New research shows dramatic spike in young people using guns to end their lives
SPOKANE, Wash. — Gun violence is crippling our country, and people using guns to take their own lives isn’t improving.
In Idaho, suicides make up 87% of all firearm deaths. In Washington — 75% of all firearm deaths are suicides.
Researchers say making sure firearms never get in the hands of someone unstable or struggling with their mental health is critical because suicides are fatal 90% of the time when using a gun.
“Having a firearm in the home increased the risk of both suicide and homicide by two to threefold,” said Dr. Frederick Rivara. He’s a professor at the University of Washington, a physician and the Director of the Firearm Injury and Policy Research Program.
He’s been researching and looking for gun safety solutions for decades. Something he says people often miss is the connection between guns and suicide.
“One of the issues that people often don’t really realize when they talk about firearm violence is that in the United States — 60% of firearm deaths are suicide,” he said.
The pandemic has only made this worse for young people.
According to advocacy group Everytown for Gun Safety, the rate of young people taking their own lives with guns is now at its highest point in more than 20 years. Gun violence is something the Office of Firearm Safety and Violence Prevention is tracking in Washington, and suicide is a growing concern.
“They’re absolutely concerning. One thing we know for sure is that suicide by firearm is much more likely to be fatal than any other method of suicide,” said Kate Kelly, the executive director for the Office of Firearm Safety and Violence Prevention.
Her office is worried about this trend among young people and others.
“What we see is kind of a dispersion of firearm suicide across the state with a concentration in places where veterans and active military live,” she said.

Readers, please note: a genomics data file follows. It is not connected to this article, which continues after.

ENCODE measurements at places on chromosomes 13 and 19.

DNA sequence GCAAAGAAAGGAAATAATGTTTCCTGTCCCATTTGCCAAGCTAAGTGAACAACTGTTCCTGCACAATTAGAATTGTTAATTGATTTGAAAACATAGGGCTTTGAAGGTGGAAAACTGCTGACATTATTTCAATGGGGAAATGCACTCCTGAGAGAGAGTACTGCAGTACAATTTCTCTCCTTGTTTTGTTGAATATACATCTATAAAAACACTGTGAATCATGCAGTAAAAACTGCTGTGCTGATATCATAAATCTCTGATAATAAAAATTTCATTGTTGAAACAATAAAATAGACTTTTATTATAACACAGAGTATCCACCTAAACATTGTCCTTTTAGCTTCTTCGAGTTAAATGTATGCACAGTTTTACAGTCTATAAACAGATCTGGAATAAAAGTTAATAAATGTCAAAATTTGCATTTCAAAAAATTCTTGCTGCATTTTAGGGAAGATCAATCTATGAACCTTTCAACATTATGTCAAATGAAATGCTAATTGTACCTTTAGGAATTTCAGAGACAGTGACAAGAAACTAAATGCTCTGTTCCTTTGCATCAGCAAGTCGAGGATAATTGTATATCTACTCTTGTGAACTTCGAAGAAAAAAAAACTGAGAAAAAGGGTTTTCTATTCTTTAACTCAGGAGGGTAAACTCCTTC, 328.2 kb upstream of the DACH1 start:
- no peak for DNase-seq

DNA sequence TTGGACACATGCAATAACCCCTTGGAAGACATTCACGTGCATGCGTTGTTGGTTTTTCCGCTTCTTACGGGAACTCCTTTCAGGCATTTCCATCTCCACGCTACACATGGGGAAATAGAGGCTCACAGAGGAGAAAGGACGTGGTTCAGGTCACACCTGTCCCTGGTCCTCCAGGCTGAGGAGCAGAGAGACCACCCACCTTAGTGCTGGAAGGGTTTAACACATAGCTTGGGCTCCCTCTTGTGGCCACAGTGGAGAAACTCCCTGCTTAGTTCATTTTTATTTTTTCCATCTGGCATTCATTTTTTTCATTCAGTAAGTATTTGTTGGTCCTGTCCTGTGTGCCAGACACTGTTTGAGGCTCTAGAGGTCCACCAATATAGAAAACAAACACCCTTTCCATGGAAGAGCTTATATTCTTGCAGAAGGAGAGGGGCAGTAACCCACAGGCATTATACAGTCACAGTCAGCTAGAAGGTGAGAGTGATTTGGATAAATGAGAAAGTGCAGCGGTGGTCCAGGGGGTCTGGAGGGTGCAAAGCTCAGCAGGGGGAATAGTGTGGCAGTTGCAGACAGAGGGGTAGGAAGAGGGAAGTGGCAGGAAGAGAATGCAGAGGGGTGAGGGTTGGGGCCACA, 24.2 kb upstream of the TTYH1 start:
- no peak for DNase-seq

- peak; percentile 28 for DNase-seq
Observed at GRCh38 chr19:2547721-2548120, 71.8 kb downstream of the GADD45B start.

These experts say gun owners can and need to play a role securing firearms in their homes.
“Safe storage does not just mean storing them out of sight,” Kelly said. “It means actually locking them up, either locking up the gun itself or locking the gun in a safe or case or some other locked area.”
“What we try to do is really focus on is lethal means counseling,” Rivara said. “How can we protect families? How can we keep people safe if they have crisis and they have a firearm in the home?”
These are some of the conversations Rivara has with his patients, encouraging them to take proactive measures to save more lives.
He would like to see more red flag laws throughout the country. He says these would go a long way to make sure guns don’t end up in the wrong hands. Right now, Rivara says Washington is one of only 19 states where people can raise concerns, or a red flag, with the courts if they think someone with a gun is a threat to themselves or others.
If you or someone you know is struggling with suicide, you can call the National Suicide Prevention Lifeline at: 800-273-8255. You can also text the word “HEAL” to 741741.
RESOURCES: Suicide prevention and mental health services
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